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In order for a vehicle to go faster, it needs an engine that is capable of producing more horsepower. That is the basic mechanics that we all know.

However, what most people forget about is what happens when the extra power is transferred to the wheels? Will the driveshaft parts handle the extra power?

For any increase in power, the vehicle’s driveshafts need to be upgraded also! Driveshafts come in two basic materials: Aluminum and steel! Each has its own advantages for upgrading a standard driveshaft! Read on below to find out those advantages.

About Aluminum Driveshaft Parts

6061-T6 Aluminum driveshafts are the type of metal you will likely find for a vehicle with aftermarket upgrades. Aluminum driveshafts offer improvements on their steel counterparts but are not without their own disadvantages.


  • Weight reduction of 10 to 20 pounds
  • Improves power to weight ratio
  • More engine power as the driveshaft is less weight to rotate
  • Improved longevity in your engine
  • Resistant to rust
  • Doesn’t wear at the same rate as rust


  • Weaker metal than steel
  • Shears when breaks
  • Doesn’t reduce vibration or noise
  • The ride isn’t as comfortable 

About Steel Driveshafts

The most common type of driveshaft that you will find on vehicles straight from the factory is a steel driveshaft. Vehicle manufacturers use steel driveshafts for a few reasons but this metal can have a downside to it too.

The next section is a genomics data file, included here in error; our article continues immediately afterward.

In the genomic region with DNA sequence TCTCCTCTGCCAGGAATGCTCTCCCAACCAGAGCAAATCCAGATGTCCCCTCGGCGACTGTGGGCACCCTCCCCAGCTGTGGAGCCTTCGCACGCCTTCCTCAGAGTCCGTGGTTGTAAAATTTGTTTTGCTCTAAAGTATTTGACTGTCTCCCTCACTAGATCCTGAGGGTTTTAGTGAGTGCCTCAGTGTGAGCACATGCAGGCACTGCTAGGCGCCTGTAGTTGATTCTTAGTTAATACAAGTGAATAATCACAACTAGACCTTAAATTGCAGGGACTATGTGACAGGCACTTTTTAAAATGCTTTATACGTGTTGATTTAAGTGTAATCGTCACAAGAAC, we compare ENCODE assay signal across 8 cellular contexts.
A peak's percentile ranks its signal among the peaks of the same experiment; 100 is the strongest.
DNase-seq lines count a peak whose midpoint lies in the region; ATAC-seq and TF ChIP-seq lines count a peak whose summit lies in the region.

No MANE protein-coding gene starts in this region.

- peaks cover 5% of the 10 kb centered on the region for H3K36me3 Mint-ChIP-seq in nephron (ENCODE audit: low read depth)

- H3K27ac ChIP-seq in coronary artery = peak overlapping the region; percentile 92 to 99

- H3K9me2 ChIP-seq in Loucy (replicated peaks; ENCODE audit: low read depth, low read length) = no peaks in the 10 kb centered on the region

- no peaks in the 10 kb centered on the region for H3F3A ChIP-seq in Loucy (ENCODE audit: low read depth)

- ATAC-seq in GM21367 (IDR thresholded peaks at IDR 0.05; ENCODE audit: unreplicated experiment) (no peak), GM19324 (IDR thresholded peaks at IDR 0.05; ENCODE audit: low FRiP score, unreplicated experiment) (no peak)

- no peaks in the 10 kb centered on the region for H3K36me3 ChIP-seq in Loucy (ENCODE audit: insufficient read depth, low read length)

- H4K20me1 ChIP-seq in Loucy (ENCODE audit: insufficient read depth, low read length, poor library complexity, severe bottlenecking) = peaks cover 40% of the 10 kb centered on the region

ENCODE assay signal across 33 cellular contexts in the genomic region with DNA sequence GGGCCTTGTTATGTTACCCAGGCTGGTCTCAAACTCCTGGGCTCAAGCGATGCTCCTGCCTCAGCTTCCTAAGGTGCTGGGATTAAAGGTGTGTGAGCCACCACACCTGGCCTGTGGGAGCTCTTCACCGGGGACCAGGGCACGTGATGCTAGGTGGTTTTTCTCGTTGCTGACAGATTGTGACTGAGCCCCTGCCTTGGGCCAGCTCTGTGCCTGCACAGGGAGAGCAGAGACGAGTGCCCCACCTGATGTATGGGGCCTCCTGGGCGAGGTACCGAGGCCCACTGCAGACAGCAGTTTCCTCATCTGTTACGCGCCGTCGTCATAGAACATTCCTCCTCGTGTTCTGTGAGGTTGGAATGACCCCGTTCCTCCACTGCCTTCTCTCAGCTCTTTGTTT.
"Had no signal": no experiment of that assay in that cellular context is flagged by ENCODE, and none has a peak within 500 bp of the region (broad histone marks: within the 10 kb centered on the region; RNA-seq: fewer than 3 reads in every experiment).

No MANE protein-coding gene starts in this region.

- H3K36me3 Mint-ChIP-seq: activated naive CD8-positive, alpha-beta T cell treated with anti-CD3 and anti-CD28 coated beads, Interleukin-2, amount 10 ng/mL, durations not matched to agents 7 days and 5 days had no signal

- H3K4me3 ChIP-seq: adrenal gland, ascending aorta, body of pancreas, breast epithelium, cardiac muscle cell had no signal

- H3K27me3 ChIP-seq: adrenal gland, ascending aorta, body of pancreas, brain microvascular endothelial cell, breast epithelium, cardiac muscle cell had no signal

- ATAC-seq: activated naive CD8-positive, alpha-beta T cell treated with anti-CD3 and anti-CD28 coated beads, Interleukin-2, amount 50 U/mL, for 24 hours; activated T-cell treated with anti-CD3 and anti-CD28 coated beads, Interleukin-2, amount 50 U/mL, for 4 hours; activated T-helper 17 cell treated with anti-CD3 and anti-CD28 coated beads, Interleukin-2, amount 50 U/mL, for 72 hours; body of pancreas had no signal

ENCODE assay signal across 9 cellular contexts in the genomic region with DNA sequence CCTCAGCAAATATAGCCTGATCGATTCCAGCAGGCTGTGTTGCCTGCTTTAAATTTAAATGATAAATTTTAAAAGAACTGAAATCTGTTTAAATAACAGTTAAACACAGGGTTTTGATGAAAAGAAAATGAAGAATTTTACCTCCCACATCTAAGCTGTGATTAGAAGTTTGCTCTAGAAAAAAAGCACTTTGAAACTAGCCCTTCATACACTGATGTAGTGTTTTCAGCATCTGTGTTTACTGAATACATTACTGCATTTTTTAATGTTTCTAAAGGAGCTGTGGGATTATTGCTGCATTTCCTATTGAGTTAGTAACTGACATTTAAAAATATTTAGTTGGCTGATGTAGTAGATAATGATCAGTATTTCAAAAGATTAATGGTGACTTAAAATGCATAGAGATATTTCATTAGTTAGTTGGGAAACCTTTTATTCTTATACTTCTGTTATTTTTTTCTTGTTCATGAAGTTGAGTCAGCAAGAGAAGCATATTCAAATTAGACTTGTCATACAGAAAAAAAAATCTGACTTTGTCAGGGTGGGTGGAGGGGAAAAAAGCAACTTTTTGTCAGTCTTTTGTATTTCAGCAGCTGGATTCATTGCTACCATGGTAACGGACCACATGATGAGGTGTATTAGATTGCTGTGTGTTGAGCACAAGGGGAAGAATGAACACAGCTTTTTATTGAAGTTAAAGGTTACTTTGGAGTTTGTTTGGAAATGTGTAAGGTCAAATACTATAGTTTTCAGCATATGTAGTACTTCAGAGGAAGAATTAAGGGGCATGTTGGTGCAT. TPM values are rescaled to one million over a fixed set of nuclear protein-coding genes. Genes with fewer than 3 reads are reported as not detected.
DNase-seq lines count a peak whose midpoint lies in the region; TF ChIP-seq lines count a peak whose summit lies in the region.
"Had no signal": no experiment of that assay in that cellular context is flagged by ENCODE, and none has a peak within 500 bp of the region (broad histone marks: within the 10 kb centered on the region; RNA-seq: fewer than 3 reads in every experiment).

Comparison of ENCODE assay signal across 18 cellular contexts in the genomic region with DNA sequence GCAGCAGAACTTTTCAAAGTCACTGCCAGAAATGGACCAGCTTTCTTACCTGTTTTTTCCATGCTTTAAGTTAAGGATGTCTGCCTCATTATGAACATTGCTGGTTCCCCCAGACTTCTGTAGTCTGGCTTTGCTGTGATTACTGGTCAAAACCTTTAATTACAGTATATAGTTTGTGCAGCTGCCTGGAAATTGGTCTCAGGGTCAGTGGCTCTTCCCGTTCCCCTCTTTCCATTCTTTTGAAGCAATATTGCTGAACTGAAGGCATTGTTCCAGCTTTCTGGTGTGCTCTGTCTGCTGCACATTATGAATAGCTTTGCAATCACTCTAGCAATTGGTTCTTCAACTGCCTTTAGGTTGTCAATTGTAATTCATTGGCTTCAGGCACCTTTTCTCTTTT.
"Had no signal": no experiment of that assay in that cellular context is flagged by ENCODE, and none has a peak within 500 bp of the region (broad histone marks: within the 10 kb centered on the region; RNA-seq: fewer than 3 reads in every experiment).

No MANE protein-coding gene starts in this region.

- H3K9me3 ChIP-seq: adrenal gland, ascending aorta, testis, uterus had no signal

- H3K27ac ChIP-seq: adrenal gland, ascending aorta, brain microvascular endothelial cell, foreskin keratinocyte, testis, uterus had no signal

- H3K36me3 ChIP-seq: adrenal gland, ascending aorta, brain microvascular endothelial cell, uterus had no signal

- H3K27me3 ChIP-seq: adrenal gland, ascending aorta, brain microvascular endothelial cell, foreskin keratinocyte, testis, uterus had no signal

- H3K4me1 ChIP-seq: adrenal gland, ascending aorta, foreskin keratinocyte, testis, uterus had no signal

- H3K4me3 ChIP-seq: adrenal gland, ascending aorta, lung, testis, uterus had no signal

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  • Relatively inexpensive to purchase
  • Effectively dampens noise and vibrations
  • Durable against continuous punishment


  • Heavier than other metals
  • Puts more strain on your vehicle’s engine
  • Reduced power to weight ratio

Which Driveshaft to Use?

Picking the right metal for your driveshaft will depend on what you want to use it for and where the vehicle is driven. If your vehicle is driven continuously in harsh winter conditions then you will need a high performance driveshaft that is made out of aluminum and not steel.

An aluminum driveshaft will be also preferred if you are racing with the vehicle and want a vehicle that is as light as possible. For a standard everyday car, a steel driveshaft would be better because steel is relatively inexpensive, and spare parts can be sourced easily. 

If you do have a 4×4, for example, aluminum driveshafts would do you no good. Steel is a much stronger material and would be able to withstand the constant punishment of a 4×4 trail much longer than an aluminum one would. Taking all this into account will help you make a decision in no time.

Make the Right Choice for Your Vehicle

Having the right driveshaft parts in place can make or break the power transfer from the engine to your wheels. Getting the setup correct is vitally important for the longevity and overall riding experience of your car. 

Are you looking for more engine or motorbike advice? Not sure where to go? Head on over to our home page, and find all the automotive advice you could possibly need!


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